This is how the entire course of a life can be changed: by doing nothing.
“Our appetite for Ian McEwan’s form of mastery is a measure of our pleasure in fiction’s parallax impact on our reading brains: his narratives hurry us feverishly forward, desperate for the revelation of (imaginary) secrets, and yet his sentences stop us cold to savor the air of another human being’s (imaginary) consciousness. McEwan’s books have the air of thrillers even when, as in On Chesil Beach, he seems to have systematically replaced mortal stakes — death and its attendant horrors — with risks of embarrassment, chagrin and regret.
“The bulk of On Chesil Beach consists of a single sex scene, one played, because of the novel’s brevity and accessibility, in something like ‘real time.’ Edward and Florence have retreated, on their wedding night, to a hotel suite overlooking Chesil Beach. Edward wants sex, Florence is sure she doesn’t. The situation is miniature and enormous, dire and pathetic, tender and irrevocable. McEwan treats it with a boundless sympathy, one that enlists the reader even as it disguises the fact that this seeming novel of manners is as fundamentally a horror novel as any McEwan’s written, one that carries with it a David Cronenberg sensitivity to what McEwan calls ‘the secret affair between disgust and joy.’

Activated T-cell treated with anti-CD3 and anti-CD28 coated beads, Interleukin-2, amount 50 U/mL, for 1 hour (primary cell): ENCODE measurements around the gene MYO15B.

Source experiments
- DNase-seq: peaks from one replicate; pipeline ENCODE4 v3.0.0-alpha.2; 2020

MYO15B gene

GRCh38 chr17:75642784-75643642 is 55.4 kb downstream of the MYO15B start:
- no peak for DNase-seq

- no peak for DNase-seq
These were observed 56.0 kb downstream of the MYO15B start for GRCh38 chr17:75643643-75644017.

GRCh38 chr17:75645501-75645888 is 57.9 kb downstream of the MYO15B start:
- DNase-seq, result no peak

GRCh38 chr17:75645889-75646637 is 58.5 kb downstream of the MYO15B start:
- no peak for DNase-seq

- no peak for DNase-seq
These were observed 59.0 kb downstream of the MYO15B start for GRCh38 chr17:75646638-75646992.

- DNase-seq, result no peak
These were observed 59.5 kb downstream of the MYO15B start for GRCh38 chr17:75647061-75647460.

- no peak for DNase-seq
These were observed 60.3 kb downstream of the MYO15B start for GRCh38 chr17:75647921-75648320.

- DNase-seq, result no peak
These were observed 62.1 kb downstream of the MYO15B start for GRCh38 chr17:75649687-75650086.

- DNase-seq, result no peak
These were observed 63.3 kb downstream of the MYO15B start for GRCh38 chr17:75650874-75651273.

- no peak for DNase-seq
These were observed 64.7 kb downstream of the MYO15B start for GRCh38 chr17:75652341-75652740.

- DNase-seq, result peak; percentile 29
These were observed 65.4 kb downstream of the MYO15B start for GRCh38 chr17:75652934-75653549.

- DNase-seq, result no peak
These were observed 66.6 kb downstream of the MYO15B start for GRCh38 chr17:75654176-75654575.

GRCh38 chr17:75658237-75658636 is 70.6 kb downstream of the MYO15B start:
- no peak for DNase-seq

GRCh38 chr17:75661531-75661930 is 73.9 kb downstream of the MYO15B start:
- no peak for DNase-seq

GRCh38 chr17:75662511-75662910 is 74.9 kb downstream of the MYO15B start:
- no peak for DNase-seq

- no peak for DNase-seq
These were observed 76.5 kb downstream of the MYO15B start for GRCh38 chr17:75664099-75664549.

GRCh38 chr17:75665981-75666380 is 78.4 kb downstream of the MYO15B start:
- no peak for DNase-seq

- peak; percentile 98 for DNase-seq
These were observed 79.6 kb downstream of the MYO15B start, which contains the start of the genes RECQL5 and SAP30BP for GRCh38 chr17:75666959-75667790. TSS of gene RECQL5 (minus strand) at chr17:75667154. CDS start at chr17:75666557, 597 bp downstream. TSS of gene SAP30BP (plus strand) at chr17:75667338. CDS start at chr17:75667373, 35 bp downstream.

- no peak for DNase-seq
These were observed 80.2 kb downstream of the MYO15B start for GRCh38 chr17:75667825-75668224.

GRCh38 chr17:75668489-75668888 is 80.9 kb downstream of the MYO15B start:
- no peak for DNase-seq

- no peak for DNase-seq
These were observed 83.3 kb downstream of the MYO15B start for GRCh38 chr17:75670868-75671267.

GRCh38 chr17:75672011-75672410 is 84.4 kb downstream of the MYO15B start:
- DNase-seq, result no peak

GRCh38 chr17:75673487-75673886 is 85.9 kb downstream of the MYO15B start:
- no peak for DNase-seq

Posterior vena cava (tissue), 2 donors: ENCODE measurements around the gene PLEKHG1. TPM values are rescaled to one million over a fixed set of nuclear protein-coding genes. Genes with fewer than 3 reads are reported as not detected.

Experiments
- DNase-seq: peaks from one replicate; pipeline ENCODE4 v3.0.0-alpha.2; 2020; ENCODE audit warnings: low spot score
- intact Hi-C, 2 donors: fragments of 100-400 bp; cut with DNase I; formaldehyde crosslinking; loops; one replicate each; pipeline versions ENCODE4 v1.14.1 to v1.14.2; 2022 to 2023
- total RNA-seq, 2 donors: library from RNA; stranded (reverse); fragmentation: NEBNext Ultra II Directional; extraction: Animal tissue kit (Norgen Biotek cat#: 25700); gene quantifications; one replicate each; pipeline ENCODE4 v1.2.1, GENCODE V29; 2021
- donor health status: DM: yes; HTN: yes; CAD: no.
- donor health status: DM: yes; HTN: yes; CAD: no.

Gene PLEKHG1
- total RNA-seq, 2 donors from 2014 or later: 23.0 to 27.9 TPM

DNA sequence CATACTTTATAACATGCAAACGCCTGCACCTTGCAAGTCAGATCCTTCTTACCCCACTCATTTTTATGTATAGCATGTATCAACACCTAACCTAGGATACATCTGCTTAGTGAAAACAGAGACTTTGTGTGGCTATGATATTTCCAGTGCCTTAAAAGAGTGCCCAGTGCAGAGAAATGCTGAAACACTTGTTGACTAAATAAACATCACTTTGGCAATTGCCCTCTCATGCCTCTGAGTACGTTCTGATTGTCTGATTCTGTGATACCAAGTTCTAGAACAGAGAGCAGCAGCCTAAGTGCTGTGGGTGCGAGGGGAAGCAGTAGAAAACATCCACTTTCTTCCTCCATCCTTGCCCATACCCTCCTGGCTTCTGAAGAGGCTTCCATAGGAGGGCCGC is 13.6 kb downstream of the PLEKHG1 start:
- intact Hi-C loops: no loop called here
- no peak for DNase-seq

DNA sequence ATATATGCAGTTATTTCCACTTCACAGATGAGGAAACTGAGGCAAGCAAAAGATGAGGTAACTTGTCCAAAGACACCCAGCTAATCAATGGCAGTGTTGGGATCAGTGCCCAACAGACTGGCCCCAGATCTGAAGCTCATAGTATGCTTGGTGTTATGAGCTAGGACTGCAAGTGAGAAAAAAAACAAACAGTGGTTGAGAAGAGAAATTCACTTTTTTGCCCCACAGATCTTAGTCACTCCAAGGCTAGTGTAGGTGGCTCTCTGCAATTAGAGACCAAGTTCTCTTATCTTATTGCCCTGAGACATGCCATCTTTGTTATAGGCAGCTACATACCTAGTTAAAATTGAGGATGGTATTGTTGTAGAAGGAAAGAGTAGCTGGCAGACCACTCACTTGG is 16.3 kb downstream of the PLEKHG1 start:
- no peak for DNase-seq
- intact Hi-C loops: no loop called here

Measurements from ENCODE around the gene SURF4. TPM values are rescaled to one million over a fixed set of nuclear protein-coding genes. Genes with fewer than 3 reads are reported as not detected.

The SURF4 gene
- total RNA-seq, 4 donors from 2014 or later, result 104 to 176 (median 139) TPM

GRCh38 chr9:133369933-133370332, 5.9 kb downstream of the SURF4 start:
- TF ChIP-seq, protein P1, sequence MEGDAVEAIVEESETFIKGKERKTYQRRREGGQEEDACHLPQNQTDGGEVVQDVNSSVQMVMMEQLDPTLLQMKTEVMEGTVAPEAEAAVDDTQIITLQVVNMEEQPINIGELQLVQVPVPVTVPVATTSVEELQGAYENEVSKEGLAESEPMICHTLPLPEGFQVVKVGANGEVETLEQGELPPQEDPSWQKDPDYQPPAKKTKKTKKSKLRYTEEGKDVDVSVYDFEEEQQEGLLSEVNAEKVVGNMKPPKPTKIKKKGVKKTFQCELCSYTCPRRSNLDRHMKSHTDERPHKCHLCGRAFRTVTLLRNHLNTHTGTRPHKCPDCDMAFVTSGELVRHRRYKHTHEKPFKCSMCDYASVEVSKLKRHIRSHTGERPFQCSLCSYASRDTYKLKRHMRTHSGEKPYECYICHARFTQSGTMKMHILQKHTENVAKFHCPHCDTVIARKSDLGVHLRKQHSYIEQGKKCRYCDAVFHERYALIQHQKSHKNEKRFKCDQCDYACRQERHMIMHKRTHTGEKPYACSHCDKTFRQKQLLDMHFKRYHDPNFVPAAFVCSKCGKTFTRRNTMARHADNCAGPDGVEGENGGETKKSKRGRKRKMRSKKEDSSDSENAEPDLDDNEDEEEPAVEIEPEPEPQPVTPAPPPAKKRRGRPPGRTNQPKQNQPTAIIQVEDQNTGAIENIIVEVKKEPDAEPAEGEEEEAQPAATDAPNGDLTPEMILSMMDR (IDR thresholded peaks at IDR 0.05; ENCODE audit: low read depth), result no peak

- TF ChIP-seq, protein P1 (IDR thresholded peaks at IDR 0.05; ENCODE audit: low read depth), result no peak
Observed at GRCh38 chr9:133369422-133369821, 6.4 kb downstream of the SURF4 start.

“McEwan’s mode is synthesis, his signature the reconciliation of diametric modes — scalpel observation and civilized compassion — into a persuasive and relaxed whole. His style, too easily taken for complacent, is recuperative. His confidence in the authority of his chosen form is absolute, which is why he conveys such dazzling authority of his own.
“Just before dawn he got up and went through to the sitting room and, standing behind his chair, scraped the solidified gravy from the meat and potatoes on his plate and ate them. After that, he emptied her plate — he did not care whose plate it was. Then he ate all the mints, and then the cheese. In the genuinely heartbreaking aftermath of the newlyweds’ disastrous night, our sympathies are in no way undermined by this late return to mutedly sniggering comedy, and body horror too (the solidified gravy recalling those vigorous but diminishing gouts). How Hitchcockian the linkage between food and sex. And what detail could speak more eloquently of the compulsive, cyclical humiliations of the life of our poor minds (stuck inside our bodies forever, until death do us part) than that we might make note of ourselves gobbling the mints before the cheese?”